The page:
Blogs:

The following is a selective list of websites to help you find information about diseases and their treatment.    The sites are sponsored by well-respected associations and organizations.  You can also find information about specific diseases on the websites of organizations such as the American Diabetes Association or the American Heart Association.  The library subscribes to databases that contain articles from health and medical journals.   These are a good source of health information that is both current and authoritative.   You can find these databases on the health topics page under resources.

Cancer.gov

Comprehensive information about cancer and its treatment from the National Cancer Institute.   Information is available for both lay persons and health professionals.  You can also find statistics, clinical trials and the latest research on cancer.

CAPHIS

If you want to find even more health information, try this very helpful list of the Top 100 Health Websites You Can Trust, selected by The Consumer and Patient Health Information Section of the Medical Library Association.   

Centers for Disease Control and Prevention

A fabulous resource of health information with a focus on public health.   There is  information about diseases but also advice for traveling overseas, lots of statistical reports and epidemiological studies and reports.  If you search the CDC Wonder, you can find reports like Daily Air Temperatures by geographic area and period.  A fun and educational health site.

ClinicalTrials.gov

A clinical trial is a research study in which human volunteers are assigned to interventions based on a plan and are then evaluated for effects on biomedical or health outcomes.  This site lists publicly and privately supported clinical trials on a wide range of diseases and conditions and describes the trial’s purpose, who may participate and contact information.  Used by patients, health care professionals and researchers,  it lists trials from 50 states and 182 countries.

Family Doctor

Sponsored by the Association of Family Physicians, this site is geared for the lay person. It is easy to use, and organized so that you can search by a disease or an age group or a topic. It also includes a symptom checker but remember to check with your health care provider for the most authoritative information about your symptoms.

Kid’s Health

Information about health, behavior, and development from before birth through the teen years.  Kids can find information geared just for them, about their bodies and feelings, growing and developing, in age-appropriate language.  Parents can find information about pregnancy, parenting, kids' health and much more.

Lab Tests Online

Explains clearly and concisely the purpose of many blood tests and other laboratory tests. Searchable by specific test, by age category, and by condition or disease.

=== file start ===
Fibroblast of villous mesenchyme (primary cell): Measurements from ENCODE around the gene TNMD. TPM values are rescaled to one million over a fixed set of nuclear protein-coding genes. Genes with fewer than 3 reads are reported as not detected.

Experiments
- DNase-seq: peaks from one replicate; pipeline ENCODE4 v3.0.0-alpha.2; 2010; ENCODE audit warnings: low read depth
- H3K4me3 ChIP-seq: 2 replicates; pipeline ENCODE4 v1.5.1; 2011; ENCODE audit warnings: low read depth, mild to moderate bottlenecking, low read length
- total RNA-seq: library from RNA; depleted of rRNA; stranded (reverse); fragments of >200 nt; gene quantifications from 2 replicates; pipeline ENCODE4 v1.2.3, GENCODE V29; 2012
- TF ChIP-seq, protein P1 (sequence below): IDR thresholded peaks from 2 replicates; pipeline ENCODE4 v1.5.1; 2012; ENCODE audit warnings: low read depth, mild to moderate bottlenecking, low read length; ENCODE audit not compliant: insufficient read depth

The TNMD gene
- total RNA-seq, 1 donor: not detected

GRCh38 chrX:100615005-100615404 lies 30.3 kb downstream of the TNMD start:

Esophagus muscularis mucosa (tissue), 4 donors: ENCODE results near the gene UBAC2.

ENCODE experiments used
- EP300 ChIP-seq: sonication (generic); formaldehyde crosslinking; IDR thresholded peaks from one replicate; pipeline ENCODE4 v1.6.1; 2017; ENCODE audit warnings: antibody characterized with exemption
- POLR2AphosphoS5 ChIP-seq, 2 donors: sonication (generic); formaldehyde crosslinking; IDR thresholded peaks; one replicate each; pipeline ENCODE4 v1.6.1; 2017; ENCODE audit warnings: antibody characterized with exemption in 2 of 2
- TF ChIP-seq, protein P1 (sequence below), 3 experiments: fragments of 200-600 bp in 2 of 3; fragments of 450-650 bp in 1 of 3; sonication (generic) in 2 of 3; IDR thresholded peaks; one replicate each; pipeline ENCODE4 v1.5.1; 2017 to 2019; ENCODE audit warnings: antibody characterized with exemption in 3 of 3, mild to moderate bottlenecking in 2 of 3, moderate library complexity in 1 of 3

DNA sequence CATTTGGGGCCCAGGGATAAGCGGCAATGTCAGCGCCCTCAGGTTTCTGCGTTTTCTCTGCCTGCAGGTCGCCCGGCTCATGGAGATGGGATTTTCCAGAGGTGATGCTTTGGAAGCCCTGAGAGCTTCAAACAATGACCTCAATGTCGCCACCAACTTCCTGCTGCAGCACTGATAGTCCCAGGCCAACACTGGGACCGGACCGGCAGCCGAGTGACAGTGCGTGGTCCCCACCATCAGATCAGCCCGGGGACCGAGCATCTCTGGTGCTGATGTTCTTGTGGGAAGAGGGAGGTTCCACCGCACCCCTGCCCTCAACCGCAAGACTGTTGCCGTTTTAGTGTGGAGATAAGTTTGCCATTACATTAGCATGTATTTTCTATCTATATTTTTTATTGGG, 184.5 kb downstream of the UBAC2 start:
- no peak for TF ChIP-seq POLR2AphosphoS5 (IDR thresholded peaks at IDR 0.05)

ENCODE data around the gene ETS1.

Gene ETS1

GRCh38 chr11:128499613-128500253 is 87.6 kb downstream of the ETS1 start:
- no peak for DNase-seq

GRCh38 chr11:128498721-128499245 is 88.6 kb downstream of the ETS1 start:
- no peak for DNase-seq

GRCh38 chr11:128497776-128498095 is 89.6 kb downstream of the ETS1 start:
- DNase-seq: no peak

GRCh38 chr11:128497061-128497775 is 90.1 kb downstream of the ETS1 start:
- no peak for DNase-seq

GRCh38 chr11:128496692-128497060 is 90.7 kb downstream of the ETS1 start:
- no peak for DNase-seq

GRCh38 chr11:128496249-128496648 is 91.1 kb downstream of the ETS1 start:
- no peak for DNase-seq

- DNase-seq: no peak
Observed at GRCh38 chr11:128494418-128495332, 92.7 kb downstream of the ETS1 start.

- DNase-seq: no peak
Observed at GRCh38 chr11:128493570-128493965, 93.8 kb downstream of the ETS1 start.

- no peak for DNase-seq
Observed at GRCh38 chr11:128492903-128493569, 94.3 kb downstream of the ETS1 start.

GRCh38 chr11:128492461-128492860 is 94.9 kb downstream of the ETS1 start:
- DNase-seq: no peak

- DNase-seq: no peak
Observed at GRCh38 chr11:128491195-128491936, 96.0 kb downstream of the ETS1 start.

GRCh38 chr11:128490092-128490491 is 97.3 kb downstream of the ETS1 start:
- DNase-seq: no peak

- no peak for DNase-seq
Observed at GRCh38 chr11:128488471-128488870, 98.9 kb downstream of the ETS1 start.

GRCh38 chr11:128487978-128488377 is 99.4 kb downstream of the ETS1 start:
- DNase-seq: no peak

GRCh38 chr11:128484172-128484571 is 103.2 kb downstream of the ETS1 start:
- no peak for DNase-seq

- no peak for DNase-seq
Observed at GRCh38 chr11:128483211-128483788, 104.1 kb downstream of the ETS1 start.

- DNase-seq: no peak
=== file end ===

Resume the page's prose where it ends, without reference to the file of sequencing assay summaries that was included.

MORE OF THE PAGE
Mayo Clinic

Find health information for the whole family on this well-known organization’s site.  You can also watch yoga videos, shop for products or stay abreast of the latest research on diseases and conditions. 

MEDLINEplus

One of the best places to start your search for medical information.  Search by a specific disease or find information under body location, body system or by age group.   The site is a wealth of information,  including  lists of health organizations and associations, directories to help you locate a physician or hospital, information about drugs and health news, and social issues that can affect you and your family's health.  You can even watch a video about your upcoming surgery!   From the National Library of Medicine.

 

Mental health

APA Help Center: from the American Psychological Association

An online resource of brochures and short articles on the psychological issues that affect our physical and emotional well-being.  Geared for the lay person, the APA offers topics that are timely and relevant to our daily lives.

Cascadia Mental Health and Addictions Treatment Services

Cascadia provides mental health counseling, crisis intervention, addictions treatment, and transitional, residential, and permanent housing for people with psychiatric and substance use challenges, most of whom are very low income. Their website includes contact information as well as links to national resources for people seeking assistance.

MedlinePlus Mental Health and Behavior     

NAMI: National Alliance on Mental Illness

Nami was organized to reduce the stigma of mental illness. You can find definitions and explanations of a variety of mental disorders as well as support groups, programs and research on this site. Also available in Spanish.

National Institute of Mental Health

Provides information about mental illness and mental conditions as well as the latest research on treatment. Find specific studies being conducted across the U.S. that are currently recruiting participants.

Noah (New York Online Access to Health) Mental Health

This award winning site provides high quality consumer mental health information in both English and Spanish,  suitable for the layperson.  If you want to learn more about a mental health condition or disease, start here.

National Institute of Mental Health - Publications - Easy to Read

Articles about mental illness written in easy to understand language,  for both native and non-native speakers of English.